ART Guidelines

ART Guidelines

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    /r ritonavir-boosted
    3TC lamivudine
    ABC abacavir
    ADR adverse drug reaction
    AKI acute kidney injury
    ALT alanine transaminase
    ART antiretroviral therapy
    ARV antiretroviral
    AST aspartate transaminase
    ATV atazanavir
    ATV/r ritonavir-boosted atazanavir
    AZT zidovudine
    bd twice daily
    CD4+ cluster of differentiation 4
    CM cryptococcal meningitis
    CrAg cryptococcal antigen
    CrCl creatinine clearance rate
    CSF cerebrospinal fluid
    CTX cotrimoxazole
    CVS cardiovascular
    d4T stavudine
    DILI drug-induced liver injury
    DNA deoxyribonucleic acid
    DOR doravirine
    DRV darunavir
    DRV/r ritonavir-boosted darunavir
    DTG dolutegravir
    eGFR estimated glomerular filtration rate
    ELISA enzyme-linked immunosorbent assay
    ETR etravirine
    FBC full blood count
    FDC fixed dose combination
    FTC emtricitabine
    GI gastrointestinal
    Hb haemoglobin
    HBsAg hepatitis B surface antigen
    HBV hepatitis B virus
    HIV human immunodeficiency virus
    ICU intensive care unit
    InSTI integrase strand transfer inhibitor
    IPT isoniazid preventive therapy
    LAM lipoarabinomannan
    LDL-C low-density lipoprotein cholesterol
    LP lumbar puncture
    LPV lopinavir
    LPV/r ritonavir-boosted lopinavir
    MDRD modification of diet in renal disease
    MTCT mother-to-child transmission of HIV
    MVC maraviroc
    NGT nasogastric tube
    NNRTI non-nucleoside reverse transcriptase inhibitor
    NRTI nucleoside reverse transcriptase inhibitor
    NTDs neural-tube defects
    NtRTI nucleotide reverse transcriptase inhibitor
    NVP nevirapine
    OI opportunistic infection
    PCR polymerase chain reaction
    PI protease inhibitor
    PI/r ritonavir-boosted protease inhibitor
    PMTCT prevention of mother-to-child transmission of HIV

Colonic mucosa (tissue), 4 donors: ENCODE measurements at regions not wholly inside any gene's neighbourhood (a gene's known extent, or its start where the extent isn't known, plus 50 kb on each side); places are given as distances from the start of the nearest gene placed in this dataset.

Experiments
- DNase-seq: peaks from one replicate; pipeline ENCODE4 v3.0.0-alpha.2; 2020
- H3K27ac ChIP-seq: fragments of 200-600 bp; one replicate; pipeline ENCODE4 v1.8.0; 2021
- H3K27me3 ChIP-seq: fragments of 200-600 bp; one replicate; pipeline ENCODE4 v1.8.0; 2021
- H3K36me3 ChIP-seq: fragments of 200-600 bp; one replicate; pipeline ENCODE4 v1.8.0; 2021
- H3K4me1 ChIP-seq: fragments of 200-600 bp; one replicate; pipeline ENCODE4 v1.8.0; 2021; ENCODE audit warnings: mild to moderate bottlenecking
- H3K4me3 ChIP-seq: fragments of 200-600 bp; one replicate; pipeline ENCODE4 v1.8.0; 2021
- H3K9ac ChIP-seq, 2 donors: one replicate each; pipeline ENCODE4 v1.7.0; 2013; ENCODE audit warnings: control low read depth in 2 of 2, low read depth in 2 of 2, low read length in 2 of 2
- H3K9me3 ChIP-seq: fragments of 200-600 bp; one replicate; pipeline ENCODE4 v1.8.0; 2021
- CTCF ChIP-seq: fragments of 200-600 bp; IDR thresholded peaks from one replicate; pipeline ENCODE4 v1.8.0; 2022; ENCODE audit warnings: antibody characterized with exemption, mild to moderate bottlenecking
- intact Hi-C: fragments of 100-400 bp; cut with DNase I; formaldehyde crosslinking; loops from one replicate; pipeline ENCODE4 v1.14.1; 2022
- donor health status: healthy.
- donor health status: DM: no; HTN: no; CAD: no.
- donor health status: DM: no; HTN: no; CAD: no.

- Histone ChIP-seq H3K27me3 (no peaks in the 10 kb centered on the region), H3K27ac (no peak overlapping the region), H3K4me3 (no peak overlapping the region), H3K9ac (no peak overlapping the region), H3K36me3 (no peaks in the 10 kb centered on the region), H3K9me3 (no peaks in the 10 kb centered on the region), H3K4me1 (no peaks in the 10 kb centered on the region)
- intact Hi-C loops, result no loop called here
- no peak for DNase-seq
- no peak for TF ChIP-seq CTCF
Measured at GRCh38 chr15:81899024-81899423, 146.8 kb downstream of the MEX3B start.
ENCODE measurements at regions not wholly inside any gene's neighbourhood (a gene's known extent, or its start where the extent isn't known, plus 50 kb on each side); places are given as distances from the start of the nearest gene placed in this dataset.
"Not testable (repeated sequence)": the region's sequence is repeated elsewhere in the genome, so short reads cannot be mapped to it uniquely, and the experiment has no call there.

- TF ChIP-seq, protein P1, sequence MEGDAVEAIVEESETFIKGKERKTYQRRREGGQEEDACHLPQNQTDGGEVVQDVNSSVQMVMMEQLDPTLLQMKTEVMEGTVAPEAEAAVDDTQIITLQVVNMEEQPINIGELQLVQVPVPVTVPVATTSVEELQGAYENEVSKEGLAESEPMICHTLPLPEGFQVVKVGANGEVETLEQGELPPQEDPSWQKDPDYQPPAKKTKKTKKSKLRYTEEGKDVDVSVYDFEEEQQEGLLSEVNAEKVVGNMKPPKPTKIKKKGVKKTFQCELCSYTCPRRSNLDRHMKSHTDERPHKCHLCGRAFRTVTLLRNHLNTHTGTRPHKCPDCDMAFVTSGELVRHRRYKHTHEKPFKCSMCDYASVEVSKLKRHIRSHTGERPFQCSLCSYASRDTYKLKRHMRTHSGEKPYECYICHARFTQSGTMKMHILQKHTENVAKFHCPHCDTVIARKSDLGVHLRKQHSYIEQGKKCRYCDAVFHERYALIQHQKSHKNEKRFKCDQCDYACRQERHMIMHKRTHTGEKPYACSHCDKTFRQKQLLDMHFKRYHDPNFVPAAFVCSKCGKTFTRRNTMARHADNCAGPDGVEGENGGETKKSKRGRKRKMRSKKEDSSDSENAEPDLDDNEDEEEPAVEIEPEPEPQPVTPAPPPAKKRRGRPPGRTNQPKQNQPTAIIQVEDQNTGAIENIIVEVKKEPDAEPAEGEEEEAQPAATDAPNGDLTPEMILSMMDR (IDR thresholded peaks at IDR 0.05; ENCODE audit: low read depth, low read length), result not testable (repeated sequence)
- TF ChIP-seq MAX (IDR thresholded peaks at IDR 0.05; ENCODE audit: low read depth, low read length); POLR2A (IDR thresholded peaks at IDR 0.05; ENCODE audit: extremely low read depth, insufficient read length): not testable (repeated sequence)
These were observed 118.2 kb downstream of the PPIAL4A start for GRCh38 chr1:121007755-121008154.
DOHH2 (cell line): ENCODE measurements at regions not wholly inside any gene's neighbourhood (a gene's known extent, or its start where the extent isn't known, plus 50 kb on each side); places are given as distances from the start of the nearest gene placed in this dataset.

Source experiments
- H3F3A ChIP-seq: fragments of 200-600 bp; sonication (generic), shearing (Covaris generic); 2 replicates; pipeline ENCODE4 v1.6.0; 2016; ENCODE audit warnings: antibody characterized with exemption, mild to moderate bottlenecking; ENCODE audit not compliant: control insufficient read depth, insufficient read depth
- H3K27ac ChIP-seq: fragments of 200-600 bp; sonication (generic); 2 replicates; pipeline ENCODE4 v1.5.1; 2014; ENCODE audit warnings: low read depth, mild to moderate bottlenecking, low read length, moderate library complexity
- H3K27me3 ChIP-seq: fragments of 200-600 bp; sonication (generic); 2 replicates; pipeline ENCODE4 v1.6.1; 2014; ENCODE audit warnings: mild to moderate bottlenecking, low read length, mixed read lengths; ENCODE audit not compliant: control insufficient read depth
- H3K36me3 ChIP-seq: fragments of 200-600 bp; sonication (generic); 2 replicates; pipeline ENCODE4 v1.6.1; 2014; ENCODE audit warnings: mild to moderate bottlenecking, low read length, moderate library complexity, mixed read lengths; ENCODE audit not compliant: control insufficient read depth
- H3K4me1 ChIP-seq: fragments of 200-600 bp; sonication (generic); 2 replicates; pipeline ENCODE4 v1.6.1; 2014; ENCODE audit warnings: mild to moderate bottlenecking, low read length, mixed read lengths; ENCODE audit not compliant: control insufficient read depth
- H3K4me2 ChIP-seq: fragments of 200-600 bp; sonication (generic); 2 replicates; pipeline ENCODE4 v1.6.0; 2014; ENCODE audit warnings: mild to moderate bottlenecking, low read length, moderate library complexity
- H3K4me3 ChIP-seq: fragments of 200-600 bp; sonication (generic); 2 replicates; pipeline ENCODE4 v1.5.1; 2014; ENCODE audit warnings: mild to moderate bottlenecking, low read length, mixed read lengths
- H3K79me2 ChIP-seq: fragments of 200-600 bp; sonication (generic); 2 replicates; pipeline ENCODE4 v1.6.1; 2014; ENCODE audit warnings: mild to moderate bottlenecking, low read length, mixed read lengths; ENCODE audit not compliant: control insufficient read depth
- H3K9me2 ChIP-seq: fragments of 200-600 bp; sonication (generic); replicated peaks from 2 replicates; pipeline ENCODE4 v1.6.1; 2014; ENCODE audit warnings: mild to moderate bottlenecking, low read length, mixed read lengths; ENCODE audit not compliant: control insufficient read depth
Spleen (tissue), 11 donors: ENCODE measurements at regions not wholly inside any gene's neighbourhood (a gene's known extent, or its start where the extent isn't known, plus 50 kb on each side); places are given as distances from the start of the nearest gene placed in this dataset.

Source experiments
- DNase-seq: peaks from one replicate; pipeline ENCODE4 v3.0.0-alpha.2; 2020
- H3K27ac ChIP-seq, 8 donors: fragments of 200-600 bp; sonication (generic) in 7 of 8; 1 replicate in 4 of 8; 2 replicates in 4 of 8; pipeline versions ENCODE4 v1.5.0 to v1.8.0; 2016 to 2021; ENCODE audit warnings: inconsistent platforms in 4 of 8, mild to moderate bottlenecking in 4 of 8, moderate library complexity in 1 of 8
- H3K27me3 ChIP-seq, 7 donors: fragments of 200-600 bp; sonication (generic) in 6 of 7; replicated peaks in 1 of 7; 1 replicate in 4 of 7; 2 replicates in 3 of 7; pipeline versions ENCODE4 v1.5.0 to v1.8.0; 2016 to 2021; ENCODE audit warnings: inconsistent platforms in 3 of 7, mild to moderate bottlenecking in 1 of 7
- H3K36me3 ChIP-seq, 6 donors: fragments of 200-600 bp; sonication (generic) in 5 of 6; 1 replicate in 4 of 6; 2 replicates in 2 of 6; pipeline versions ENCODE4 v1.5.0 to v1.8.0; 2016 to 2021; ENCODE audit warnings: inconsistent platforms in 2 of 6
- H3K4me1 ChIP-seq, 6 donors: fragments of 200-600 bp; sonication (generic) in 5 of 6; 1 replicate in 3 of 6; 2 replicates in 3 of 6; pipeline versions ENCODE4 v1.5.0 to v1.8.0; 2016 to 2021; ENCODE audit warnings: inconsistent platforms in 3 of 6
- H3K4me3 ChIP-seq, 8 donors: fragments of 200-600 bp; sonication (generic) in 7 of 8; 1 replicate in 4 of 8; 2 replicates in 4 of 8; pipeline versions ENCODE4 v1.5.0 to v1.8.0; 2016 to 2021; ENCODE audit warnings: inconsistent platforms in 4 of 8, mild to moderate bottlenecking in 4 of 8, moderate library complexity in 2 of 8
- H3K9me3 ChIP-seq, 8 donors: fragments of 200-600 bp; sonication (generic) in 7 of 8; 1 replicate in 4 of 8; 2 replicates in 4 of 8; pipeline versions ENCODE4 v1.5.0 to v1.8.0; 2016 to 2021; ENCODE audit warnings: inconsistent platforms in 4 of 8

PPIs proton pump inhibitors
    PrEP pre-exposure prophylaxis
    PWH people with HIV
    RAL raltegravir
    RCTs randomised controlled trials
    RIF rifampicin
    RFB rifabutin
    RNA ribonucleic acid
    RPV rilpivirine
    RTV or /r ritonavir
    sCr serum creatinine
    sCrAg serum cryptococcal antigen
    TAF tenofovir alafenamide
    TAM thymidine analogue mutation
    TB tuberculosis
    TB-IRIS tuberculosis immune reconstitution inflammatory syndrome
    TBM tuberculosis meningitis
    TC total cholesterol
    TDF tenofovir disoproxil fumarate
    TG triglycerides
    TST tuberculin skin test
    ULN upper limit of normal
    VL viral load
    VTP vertical transmission prevention of HIV
    WHO World Health Organization

            Key points

    • The recommended nucleoside/nucleotide reverse transcriptase inhibitor (NRTI) drugs for first-line therapy are tenofovir disoproxil fumarate (TDF) and either lamivudine (3TC) or emtricitabine (FTC).
    • Patients with an estimated glomerular filtration rate (eGFR) < 50 mL/min/1.73m2 or osteoporosis should generally be started on abacavir (ABC) instead of TDF for first-line therapy, provided they do not have chronic hepatitis B infection.
    • Tenofovir alafenamide (TAF) is recommended instead of TDF or ABC for patients with hepatitis B and an eGFR 30-50 mL/min/1.73m2, or osteoporosis. It can be considered as an alternative to ABC for patients without hepatitis B but with an eGFR 30-50 mL/min/1.73m2 or osteoporosis.
    • Zidovudine (AZT) should only be used in special circumstances.
    • Tenofovir can cause renal failure or a renal-tubular wasting syndrome. Serum creatinine monitoring at regular intervals is recommended.
    • ABC can cause a fatal hypersensitivity reaction in patients with HLA-B*5701. If feasible, this allele should be excluded prior to starting ABC, although it is very rare in people of African descent. Routine testing for HLA-B*5701 is not currently part of the standard of care in the public sector.
    Available nucleoside/nucleotide reverse transcriptase inhibitors

    Nucleoside reverse transcriptase inhibitors (NRTIs) and nucleotide reverse transcriptase inhibitors (NtRTIs) work by acting as nucleotide base analogues. Following incorporation into the DNA chain by HIV’s reverse transcriptase enzyme, they block further chain elongation. A summary of NRTIs is provided in Table 1, and the appropriate baseline investigations and required monitoring in Table 2. NRTIs may be available as single tablets or in fixed dose combinations (FDC). The latter is recommended where possible to decrease overall pill burden. Many NRTIs require dose adjustment in renal failure (see module 21).